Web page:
USAir sizing up overloaded passengers


March 04, 1994|By Suzanne Wooton | Suzanne Wooton,Sun Staff Writer

A three-dimensional plexiglass apparatus might be a passenger's first clue that USAir is doing things a little differently these days at Baltimore-Washington International Airport.

As part of its new Project High Ground to move passengers and planes more quickly, USAir is cracking down on travelers who violate rules about carry-on luggage.

Travelers laden with art objects, portfolios, pinatas, overstuffed garment bags, musical instruments and carefully wrapped baby gifts are being required to slip those items into a baggage sizer, located on Pier D between Gates 15 and 18. Oversized items get checked as baggage.

Begun Feb. 16, the High Ground operation is designed to use aircraft and workers more efficiently, keeping planes in the air more so USAir can compete with low-cost carriers.

Cleaning crews move onto the plane, picking up behind departing passengers in less than 10 minutes while new passengers are lining up in the lounge to board. Underneath, baggage handlers load luggage and freight more quickly.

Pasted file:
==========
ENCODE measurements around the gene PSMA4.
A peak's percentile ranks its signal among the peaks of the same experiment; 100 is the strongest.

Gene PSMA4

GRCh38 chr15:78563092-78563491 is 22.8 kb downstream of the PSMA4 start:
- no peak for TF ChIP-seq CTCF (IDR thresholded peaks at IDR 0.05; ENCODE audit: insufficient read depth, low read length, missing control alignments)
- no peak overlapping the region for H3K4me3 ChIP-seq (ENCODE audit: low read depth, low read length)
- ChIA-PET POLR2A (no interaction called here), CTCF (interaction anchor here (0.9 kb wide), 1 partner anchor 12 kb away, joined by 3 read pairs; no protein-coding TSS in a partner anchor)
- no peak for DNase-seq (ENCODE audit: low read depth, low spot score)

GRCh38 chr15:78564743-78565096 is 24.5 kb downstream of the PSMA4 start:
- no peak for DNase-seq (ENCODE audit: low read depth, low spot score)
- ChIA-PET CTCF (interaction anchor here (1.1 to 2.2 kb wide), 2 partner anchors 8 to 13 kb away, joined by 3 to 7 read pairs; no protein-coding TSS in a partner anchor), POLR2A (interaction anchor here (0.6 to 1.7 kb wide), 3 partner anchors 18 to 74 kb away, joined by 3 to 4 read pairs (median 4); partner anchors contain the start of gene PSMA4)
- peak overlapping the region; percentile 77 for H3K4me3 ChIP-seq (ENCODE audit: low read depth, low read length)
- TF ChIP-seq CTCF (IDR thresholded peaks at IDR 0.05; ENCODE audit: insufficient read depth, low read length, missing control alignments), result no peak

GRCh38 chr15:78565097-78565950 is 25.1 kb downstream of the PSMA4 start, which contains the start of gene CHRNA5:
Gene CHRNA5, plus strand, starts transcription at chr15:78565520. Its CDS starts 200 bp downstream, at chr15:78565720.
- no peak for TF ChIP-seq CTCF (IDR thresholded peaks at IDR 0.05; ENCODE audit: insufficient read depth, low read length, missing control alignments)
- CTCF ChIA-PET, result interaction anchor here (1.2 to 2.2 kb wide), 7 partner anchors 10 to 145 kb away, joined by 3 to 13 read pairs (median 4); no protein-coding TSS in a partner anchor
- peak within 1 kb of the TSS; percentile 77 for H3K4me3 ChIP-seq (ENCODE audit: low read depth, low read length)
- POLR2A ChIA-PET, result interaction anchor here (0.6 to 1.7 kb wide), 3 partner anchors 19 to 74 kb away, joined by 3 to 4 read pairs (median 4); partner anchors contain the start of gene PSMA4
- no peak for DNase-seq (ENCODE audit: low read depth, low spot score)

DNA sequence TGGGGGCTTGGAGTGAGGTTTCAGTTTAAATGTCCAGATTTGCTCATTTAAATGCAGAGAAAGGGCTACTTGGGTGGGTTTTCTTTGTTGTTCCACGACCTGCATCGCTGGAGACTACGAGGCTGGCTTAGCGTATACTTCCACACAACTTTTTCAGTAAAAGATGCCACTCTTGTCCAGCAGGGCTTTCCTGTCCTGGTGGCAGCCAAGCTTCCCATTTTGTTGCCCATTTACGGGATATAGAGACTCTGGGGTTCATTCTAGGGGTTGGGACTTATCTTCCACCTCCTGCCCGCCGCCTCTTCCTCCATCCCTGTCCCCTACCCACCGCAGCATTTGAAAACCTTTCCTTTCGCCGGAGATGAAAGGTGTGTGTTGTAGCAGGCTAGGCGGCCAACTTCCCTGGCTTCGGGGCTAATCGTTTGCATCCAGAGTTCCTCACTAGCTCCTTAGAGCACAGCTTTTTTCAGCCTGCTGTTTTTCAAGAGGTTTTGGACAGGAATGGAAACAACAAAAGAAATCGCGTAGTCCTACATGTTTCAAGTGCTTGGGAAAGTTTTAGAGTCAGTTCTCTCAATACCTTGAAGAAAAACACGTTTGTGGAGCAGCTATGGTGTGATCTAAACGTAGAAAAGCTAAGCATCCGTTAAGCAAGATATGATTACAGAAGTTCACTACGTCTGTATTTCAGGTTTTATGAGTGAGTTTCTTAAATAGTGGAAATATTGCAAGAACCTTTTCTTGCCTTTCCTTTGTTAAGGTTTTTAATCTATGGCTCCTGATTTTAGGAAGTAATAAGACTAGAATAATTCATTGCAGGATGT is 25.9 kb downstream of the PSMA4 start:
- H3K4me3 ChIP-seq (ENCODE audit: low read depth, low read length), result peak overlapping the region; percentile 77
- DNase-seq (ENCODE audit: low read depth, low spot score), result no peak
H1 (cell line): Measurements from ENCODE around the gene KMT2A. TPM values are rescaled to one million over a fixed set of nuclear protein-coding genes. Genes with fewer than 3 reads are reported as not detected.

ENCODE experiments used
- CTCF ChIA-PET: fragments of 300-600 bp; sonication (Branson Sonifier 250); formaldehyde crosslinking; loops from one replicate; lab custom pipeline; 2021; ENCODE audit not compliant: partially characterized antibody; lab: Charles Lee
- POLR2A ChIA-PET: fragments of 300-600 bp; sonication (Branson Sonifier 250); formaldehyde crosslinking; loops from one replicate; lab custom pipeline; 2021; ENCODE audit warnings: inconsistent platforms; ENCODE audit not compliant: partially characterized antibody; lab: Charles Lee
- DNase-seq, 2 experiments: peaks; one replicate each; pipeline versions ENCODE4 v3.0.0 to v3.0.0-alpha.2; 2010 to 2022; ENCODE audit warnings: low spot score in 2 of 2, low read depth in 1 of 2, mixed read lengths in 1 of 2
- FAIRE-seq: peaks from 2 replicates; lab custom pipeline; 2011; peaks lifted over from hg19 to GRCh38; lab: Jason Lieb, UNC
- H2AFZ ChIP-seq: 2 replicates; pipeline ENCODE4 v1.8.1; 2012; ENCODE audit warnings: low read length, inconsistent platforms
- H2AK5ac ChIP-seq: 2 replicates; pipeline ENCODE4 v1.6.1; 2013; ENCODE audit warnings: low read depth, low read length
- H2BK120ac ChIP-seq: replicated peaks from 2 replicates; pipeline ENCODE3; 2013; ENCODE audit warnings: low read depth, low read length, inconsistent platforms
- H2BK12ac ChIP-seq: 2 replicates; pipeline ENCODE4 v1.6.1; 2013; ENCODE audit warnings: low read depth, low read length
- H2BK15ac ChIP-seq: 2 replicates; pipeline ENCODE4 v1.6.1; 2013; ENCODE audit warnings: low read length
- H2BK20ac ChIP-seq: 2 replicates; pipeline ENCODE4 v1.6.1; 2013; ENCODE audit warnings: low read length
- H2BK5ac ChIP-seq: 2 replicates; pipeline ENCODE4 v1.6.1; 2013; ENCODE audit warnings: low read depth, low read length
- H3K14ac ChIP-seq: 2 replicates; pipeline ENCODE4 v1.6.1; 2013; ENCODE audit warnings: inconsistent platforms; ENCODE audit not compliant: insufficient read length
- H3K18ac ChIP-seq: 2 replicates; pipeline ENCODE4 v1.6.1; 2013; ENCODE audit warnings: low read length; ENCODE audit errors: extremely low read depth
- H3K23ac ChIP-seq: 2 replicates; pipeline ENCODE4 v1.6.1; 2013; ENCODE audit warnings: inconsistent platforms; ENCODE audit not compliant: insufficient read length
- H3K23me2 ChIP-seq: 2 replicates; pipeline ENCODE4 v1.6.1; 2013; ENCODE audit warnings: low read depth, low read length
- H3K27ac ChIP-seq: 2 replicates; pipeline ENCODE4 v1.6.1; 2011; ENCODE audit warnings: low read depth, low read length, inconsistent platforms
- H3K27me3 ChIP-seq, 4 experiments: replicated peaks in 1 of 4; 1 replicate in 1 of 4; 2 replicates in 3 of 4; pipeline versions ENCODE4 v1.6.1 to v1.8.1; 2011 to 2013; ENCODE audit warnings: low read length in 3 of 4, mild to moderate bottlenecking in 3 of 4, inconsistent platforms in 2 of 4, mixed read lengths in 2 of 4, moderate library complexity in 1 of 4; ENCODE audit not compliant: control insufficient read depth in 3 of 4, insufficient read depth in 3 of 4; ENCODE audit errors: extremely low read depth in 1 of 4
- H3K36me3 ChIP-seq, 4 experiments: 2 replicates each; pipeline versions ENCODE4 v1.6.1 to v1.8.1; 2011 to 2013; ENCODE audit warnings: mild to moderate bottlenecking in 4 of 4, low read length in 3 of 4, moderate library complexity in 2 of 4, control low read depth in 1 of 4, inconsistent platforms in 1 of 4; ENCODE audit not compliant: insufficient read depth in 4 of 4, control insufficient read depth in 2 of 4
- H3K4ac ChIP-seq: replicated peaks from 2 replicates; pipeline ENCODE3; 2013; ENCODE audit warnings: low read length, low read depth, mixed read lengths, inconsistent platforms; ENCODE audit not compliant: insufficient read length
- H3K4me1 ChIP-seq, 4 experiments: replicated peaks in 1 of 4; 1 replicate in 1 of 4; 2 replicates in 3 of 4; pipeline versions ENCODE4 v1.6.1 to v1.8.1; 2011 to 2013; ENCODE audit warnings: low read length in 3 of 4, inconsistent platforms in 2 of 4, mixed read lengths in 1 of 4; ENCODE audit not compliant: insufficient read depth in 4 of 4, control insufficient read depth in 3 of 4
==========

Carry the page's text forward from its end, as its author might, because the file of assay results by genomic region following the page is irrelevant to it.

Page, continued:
As a resuit, planes are landing and taking off in 20 to 25 minutes, compared to 40 minutes for most flights. So far, USAir says the 22 aircraft in its High Ground program are in the air a total of 48 hours longer each day, meaning 3,500 more seats are available for sale without adding new planes.

To make money, though, the discounted Project High Ground flights need to be full. And USAir surveys show that when planes are more than 80 percent full, passengers can slow the operation considerably when they're struggling to stash oversized carry-on items.

"When the plane is 80 percent full, bags became a very big issue," says Andrea Butler, a spokeswoman for the Arlington, Va.-based airline. "High Ground was the impetus for deciding that we need to enforce carry-on baggage rules."

Currently, the baggage sizer is used only with the 90 High Ground daily flights -- including 18 at BWI -- to East Coast and Midwest cities. But starting April 4, USAir will use the sizer for all of its 2,500 daily flights nationwide.

Regulations allow carry-on items no larger than 8 by 16 by 21 inches under the seat and 8 by 16 by 24 inches for the overhead. Folded garment bags -- the most frequent culprit -- can't be more than 8 inches thick.

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